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Women in Wind Q&A: Swarna Priya Natarajan (India)

 

The Women in Wind Global Leadership Program sat down with Swarna, one of this year’s participants, to chat about her pathway into renewable energy and the key issues facing women in the wind sector.

Swarna is Lead Engineer for Vestas at the Global Siting Center, Chennai. She focuses on wind resource assessments and value engineering of projects in the DACH region, South Africa and the Benelux Union. Other responsibilities include wind turbine loads analysis, commercial optimization, reviewing projects and enhancing team competencies. She has previous experience in Asia Pacific and China markets. 

How did you first become interested in renewable energy and joining the clean energy transition?

I still remember vividly that after my Grade 6 Science class on Sustainable Energy, I was left in shock when I came to know about the depletion of fossil fuels and the kind of pollution that we were causing to our own planet. That was when I decided to contribute as much as I can in creating a clean and sustainable environment and ever since that day, all my projects, technical presentations, symposiums, etc. were around renewable energy and sustainability.

Tell us about your expertise and passion in the sector. For you, what is the next “space to watch” in renewable energy?

I started my career as a Graduate Engineer Trainee in Parker Hannifin and moved on to become a Project Engineer handling projects from Enquiry-to-Order life cycle in the Automation sector catering to myriad applications like HRMs, CRMs, High Power Test Rigs, Hoists & Cranes and Grid-Tie systems. Deep down, there was a disappointment in not working on renewable energy projects full-time.

Being a clean energy enthusiast, I transitioned into the renewable energy sector by joining Vestas in the Qualification Engineering Team. As a fresher in the Wind Industry, I quickly increased my scope from screening projects to wind resource assessments and wind farm layout design for projects all over the Asia-Pacific and China regions. Currently, I am a Lead Engineer in North & Central Europe Team focusing on wind resource assessments and value engineering of projects in the DACH region, South Africa and the Benelux union. Other responsibilities include wind turbine loads analysis, commercial optimization, reviewing projects and enhancing team competencies.

There has been a lot of interesting work happening in Hybrid Solutions that integrate Wind, Solar and Energy Storage and with the advent of floating wind turbines, floating solar farms are a space to watch.

What sort of challenges  did you encounter in entering the sector? Can you tell us about an achievement wherein you overcame such a challenge?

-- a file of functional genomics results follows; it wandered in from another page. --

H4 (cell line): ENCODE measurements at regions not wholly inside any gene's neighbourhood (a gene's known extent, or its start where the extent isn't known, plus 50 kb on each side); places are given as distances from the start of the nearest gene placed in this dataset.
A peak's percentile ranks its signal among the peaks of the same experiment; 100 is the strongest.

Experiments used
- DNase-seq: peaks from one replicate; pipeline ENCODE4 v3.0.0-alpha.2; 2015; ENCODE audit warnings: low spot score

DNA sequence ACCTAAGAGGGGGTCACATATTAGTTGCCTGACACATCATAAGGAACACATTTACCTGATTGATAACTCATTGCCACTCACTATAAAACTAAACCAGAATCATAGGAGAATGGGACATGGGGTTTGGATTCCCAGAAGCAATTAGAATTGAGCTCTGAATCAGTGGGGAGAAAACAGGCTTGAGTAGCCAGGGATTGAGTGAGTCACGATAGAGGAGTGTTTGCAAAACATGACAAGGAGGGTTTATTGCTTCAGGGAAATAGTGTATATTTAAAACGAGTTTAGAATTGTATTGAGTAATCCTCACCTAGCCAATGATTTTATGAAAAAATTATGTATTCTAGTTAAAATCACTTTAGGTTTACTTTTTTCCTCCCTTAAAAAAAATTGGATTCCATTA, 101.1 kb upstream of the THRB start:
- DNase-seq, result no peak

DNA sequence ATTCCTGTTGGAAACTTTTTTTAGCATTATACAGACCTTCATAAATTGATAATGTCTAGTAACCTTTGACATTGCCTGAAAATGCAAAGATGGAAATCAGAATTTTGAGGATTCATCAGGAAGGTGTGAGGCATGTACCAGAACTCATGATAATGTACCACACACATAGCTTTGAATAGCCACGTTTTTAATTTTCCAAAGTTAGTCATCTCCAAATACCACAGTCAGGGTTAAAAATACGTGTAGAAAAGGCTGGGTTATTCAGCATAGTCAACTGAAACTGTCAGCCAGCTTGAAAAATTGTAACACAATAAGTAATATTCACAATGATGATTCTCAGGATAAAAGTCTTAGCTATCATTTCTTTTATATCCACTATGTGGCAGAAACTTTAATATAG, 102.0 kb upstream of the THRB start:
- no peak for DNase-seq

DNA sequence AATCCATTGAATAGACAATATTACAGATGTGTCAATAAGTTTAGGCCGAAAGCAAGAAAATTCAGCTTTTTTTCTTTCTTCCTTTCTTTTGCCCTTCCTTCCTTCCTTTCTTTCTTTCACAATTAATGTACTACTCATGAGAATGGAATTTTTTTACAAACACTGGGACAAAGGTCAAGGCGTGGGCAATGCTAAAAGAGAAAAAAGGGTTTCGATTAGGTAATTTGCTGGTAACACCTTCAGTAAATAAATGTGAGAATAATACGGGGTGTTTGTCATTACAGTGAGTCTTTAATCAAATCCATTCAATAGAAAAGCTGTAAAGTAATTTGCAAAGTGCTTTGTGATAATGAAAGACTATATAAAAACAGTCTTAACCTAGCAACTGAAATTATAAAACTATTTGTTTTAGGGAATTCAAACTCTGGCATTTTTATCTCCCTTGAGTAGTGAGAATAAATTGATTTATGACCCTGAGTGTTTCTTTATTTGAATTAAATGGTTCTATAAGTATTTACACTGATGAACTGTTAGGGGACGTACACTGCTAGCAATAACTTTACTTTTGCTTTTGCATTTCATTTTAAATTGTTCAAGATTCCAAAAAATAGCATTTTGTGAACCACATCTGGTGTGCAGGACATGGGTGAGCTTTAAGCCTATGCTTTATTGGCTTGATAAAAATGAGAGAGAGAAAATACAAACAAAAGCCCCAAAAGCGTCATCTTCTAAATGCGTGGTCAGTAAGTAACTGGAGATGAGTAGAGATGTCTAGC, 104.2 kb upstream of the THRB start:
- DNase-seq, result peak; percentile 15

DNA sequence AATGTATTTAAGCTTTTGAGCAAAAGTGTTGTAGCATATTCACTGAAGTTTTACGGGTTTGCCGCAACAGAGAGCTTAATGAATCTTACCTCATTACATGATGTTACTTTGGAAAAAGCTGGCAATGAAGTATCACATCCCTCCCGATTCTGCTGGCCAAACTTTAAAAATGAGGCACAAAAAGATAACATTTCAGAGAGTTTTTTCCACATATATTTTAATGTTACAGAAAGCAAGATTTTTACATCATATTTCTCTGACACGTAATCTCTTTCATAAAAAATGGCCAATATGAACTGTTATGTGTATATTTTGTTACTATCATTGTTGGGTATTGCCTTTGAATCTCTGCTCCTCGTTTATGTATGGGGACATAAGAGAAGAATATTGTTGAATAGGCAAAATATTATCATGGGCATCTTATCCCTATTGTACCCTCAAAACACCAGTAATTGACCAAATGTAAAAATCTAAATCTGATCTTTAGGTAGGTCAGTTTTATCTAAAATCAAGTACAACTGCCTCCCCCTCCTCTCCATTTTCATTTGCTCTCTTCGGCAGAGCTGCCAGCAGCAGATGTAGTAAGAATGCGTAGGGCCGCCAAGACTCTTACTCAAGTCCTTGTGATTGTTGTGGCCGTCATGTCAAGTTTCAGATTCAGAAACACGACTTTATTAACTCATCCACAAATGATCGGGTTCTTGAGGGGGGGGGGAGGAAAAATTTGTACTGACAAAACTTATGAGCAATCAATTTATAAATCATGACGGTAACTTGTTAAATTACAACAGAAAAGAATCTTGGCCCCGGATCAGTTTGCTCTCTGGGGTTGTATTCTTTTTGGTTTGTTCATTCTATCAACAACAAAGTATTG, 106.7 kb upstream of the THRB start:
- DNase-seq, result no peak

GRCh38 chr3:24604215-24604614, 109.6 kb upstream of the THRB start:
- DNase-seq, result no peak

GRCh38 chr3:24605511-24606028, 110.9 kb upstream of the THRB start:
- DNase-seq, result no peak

Fortunately, I did not face issues while entering the sector and I am happy that I am part of an organization that is an equal opportunity employer. But, there sure was/is a dearth of female role models in the work force.

For example, if one wanted to look up to someone for inspiration as to how they managed to pull off the work-life balance as they progressed through the career ladder, you were left with very limited options. It was quite a struggle for me to get back on track after my maternity leave mostly plagued by self-doubt and all the lost opportunities during that phase. But, thanks to my support system at home, I worked hard like never before and could put in some extra hours and effort to get back in form and make up for lost time.  

Just because women naturally tend to be more compassionate and collaborative, they are perceived to be weak in leadership roles. On the contrary, I feel that it will result in a thriving work culture with improved collaboration within and across teams.

If you had to pick one key issue facing women in the wind power sector, what would it be and why? 

One key issue facing women in the wind power sector is the lack of women at the top which is closely linked to another key issue which is gender bias. The sad fact is that sometimes this second-generation gender bias goes unnoticed even by women which makes it harder to spot and end this issue.

One classic example is the assertiveness factor which it comes with leadership roles. Just because women naturally tend to be more compassionate and collaborative, they are perceived to be weak in leadership roles. On the contrary, I feel that it will result in a thriving work culture with improved collaboration within and across teams. At the same time, women who are ambitious and driven are perceived as bossy and compromising on family duties. 

Finally, what do you hope to achieve as a participant of Women in Wind Global Leadership Program? How will you contribute to the next generation of female leaders in the sector?

As a participant of Women in Wind, I hope to seek inspiration and learn from the vast experience of the field experts and industry leaders, and to share and connect with like-minded counterparts across the globe in creating a sustainable, inclusive, diverse and state-of-the-art energy industry.

I hope to fill the dearth of female role models in the industry by choosing to be the leader I wish I had, and inspire more women and lead by example in creating more such leaders.

Please send any reactions or thoughts on Swarna’s interview to womeninwind@gwec.net.

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